July 30, 2021

Exposing the dangers of THC-infused edibles

With recreational and medicinal use legalization of marijuana in dozens of states, THC-infused edible products have surged, and are now part of a lucrative, multibillion-dollar marijuana industry. 


THC is short for tetrahydrocannabinol, the psychoactive component of cannabis (i.e., marijuana). Marijuana edibles are food and beverage products that are infused with activating levels of THC, ingested to produce desired psychoactive euphoric effects. Not to be confused with CBD hemp oil (cannabidiol) infused products, another non-psychoactive ingredient of cannabis, all traditional marijuana products, including THC-infused edibles, remain illegal in South Carolina. 


While the intent of this article is not to debate the merits of legalization, the matter has been addressed, or is being considered, through voter referendum and legislative actions in a majority of states, including South Carolina. It suffices to say without any argument, however, that between legal dispensaries and the illicit black market, there is now an abundance of THC-infused edible products throughout the nation. 


In South Carolina, significant amounts of THC-infused edibles are being seized by law enforcement agencies on a regular basis. Via various shipment and transportation methods, these drugs predominantly come to South Carolina from states where marijuana was first deemed legal for medicinal or recreational use, namely California, Oregon, Washington, Nevada, and Colorado.  


Smoking drugs is one of the fastest routes to transfer a mind-altering substance into the bloodstream through the lungs, and, because of its rapid onset of psychoactive effects, remains the most common method of marijuana use. Conversely, with THC edibles, this process can take much longer, sometimes even hours, because the drug is processed through the stomach and metabolized by liver enzymes before being transferred into the blood and ultimately the brain. A host of factors can affect the rate of speed of this

process, including one’s metabolism, weight, other contents in the stomach, and the amount of THC actually consumed. Additionally, for multiple reasons, once the effects of THC edibles do set in, they can be much stronger and longer lasting than traditional smoking of marijuana.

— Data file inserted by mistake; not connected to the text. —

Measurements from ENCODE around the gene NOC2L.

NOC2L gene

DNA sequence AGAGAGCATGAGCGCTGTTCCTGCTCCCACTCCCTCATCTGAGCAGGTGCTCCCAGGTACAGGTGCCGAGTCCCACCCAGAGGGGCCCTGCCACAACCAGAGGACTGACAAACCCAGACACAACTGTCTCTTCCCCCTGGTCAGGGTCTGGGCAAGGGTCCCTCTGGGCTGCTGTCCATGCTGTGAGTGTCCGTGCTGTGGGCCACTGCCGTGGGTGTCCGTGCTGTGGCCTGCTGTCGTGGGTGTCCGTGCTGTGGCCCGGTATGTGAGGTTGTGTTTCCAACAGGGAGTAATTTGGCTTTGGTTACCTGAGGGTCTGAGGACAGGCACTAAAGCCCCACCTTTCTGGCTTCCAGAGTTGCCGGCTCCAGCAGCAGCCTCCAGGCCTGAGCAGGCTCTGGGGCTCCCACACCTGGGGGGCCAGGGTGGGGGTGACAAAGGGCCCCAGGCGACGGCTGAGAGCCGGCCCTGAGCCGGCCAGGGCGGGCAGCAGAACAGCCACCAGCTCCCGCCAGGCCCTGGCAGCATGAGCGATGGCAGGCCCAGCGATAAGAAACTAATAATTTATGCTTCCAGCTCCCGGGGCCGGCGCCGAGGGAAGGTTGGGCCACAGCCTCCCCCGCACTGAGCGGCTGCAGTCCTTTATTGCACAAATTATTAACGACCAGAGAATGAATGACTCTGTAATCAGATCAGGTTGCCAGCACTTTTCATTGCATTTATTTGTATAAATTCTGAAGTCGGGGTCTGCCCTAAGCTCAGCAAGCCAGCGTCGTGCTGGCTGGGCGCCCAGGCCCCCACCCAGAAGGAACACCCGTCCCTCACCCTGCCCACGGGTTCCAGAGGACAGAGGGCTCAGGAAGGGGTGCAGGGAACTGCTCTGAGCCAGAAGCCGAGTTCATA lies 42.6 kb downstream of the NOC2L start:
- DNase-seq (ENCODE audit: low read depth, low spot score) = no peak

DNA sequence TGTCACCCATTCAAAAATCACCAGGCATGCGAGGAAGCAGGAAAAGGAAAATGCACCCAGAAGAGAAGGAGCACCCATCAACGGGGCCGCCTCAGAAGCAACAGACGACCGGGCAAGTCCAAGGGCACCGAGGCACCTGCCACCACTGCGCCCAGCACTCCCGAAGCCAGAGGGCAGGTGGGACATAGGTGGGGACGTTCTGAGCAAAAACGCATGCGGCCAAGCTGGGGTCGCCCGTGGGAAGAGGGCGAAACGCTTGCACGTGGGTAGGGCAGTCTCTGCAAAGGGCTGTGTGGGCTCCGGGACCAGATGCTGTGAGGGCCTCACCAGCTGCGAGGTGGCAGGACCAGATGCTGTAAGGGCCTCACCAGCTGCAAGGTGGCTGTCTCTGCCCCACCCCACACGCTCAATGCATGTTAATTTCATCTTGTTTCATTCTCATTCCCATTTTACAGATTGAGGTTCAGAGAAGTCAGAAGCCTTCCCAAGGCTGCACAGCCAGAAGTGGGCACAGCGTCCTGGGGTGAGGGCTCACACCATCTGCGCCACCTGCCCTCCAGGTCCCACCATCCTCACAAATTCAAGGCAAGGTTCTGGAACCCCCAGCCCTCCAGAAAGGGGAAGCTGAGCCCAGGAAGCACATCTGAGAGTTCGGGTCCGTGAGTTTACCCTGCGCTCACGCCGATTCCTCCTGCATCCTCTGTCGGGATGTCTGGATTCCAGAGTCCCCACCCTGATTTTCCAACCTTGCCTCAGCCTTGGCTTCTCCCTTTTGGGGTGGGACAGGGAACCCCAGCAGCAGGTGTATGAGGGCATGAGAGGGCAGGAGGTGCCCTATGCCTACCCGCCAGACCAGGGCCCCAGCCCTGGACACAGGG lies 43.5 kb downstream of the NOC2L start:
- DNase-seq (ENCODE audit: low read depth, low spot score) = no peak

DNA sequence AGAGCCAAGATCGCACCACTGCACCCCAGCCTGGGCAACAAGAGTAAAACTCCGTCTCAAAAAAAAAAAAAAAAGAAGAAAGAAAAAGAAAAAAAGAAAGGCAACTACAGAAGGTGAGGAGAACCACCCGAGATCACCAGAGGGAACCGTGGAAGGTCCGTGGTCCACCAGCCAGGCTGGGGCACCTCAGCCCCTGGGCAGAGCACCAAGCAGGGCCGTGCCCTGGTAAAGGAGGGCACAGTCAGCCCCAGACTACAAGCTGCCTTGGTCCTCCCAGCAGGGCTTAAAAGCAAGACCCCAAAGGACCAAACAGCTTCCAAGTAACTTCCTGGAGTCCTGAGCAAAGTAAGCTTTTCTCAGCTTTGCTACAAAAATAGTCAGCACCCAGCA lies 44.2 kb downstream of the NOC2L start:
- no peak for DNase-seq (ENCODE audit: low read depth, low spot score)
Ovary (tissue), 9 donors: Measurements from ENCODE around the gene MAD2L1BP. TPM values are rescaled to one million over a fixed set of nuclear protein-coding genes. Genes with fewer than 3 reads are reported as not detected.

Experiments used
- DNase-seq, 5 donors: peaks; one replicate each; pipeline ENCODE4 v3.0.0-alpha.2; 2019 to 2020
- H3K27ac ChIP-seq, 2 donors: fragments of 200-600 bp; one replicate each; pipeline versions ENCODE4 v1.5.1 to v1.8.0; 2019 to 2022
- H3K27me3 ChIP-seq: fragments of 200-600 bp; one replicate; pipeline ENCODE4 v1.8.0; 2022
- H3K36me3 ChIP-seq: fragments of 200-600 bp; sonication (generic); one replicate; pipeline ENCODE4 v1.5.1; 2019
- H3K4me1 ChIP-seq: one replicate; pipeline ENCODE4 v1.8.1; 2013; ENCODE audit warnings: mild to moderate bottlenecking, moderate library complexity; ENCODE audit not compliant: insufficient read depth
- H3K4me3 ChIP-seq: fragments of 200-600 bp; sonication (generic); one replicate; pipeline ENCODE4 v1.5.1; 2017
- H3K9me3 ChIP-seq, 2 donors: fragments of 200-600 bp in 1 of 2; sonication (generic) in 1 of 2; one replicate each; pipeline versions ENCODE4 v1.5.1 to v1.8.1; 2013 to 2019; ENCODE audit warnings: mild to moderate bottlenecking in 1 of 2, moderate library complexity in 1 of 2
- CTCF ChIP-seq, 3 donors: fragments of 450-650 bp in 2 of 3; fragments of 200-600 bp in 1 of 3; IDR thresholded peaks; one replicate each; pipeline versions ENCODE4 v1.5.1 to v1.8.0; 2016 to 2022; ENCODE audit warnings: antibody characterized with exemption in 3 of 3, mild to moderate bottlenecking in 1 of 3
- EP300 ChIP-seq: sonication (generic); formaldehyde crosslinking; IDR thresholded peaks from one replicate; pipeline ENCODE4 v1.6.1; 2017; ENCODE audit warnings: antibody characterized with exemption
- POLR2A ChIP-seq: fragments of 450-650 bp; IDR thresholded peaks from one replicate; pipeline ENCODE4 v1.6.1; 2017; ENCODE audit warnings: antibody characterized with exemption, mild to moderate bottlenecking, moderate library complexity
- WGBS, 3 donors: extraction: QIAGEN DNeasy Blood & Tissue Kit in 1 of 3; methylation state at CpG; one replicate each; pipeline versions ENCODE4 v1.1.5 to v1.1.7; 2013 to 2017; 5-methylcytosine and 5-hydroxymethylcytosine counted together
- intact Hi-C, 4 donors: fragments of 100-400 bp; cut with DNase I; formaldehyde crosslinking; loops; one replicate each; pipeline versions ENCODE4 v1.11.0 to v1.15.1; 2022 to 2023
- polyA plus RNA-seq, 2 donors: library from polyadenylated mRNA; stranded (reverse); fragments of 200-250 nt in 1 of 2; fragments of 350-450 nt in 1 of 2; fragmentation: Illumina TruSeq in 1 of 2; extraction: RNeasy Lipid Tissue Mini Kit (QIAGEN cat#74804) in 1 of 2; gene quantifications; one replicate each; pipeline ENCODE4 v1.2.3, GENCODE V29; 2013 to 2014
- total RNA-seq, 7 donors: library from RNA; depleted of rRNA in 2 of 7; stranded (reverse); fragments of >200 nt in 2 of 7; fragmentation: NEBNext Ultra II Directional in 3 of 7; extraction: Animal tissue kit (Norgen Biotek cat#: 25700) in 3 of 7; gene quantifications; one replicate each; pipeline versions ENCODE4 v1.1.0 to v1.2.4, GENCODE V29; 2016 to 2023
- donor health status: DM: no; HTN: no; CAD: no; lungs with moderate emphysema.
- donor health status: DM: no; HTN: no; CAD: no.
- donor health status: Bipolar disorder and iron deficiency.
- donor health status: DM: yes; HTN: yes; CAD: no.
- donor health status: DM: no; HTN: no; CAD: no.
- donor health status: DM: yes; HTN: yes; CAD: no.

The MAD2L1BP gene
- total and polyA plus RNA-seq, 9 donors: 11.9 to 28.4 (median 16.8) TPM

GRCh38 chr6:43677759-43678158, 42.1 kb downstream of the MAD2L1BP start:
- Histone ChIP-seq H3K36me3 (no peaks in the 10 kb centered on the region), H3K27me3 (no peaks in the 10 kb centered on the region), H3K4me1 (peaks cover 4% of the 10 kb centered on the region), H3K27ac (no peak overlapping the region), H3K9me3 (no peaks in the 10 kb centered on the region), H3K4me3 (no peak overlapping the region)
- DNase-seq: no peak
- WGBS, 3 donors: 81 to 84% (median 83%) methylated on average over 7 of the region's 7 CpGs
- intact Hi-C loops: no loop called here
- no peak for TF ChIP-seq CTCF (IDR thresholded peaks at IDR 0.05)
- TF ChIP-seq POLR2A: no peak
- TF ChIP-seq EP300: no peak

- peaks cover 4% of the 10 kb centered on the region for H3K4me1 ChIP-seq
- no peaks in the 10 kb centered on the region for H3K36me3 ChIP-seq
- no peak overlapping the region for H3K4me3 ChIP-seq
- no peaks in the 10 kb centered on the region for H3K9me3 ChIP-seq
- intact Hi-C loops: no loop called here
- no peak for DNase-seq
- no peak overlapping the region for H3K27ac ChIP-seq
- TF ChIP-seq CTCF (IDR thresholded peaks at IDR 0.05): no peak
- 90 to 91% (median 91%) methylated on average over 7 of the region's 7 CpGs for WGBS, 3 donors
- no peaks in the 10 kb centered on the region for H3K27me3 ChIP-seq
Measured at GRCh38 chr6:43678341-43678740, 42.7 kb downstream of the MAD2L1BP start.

Illicitly made THC-infused products are often designed and packaged to masquerade legitimate goods to avoid suspicion and detection by law enforcement. A simple search on the internet illustrates the prevalence of these items, and how they often resemble brand-named packaged foods that are traditionally marketed to children and younger generations, such as candy, sugary cereals and baked goods. It is this very packaging that can lead to accidental ingestion by unsuspecting young children. Moreover, while THC edibles often come with labels bearing ingredients and the amount of THC content, the actual levels of the drug can be different than alleged on the label, especially with illicitly made THC products, which is problematic for obvious reasons. 


With their increasing prevalence in the marketplace, young children are having more frequent accidental involvements with THC edibles, especially in the many states where they are now legal. Even with adult intentional users of the drug, inadvertent or over ingestion of THC-infused edibles is not uncommon, mainly because novice users of the products do not realize, or calculate, the correlation of THC content and delayed onset of effects. Often, because of the delayed onset, inexperienced users of THC edibles purposefully consume more product because they believe the initial consumption has failed to work. As the first dose begins to take effect, however, the subsequent ingestion of additional THC can result in significant adverse effects, such as extreme sedation, impaired cognitive and motor-skill ability, agitation, anxiety, paranoia, cardiac problems, vomiting and even psychotic episodes.


Even for adults who knowingly use THC-infused edibles, the dangers can be significant when consumed improperly.


The adverse effects of accidental ingestion or misuse of THC-infused edibles can be serious. Calls to poison control centers and emergency room visits have increased exponentially in those states where the edibles have become legalized. Predictably, as the pervasiveness of THC-laced edibles continues to expand in South Carolina, so too will the drug consumption dangers. As with other legal and illicit drugs, parents are urged to stay observant, vigilant and mindful about the hazards of THC-infused edibles.     


Doug Treasurer is a Daniel Island resident and intelligence analyst with the High Intensity Drug Trafficking Area (HIDTA) program in Charleston. HIDTA provides assistance to federal, state, local, and tribal law enforcement agencies operating in areas determined to be critical drug-trafficking regions of the United States. Prior to serving with HIDTA, Treasurer had a full career as a special agent with the DEA.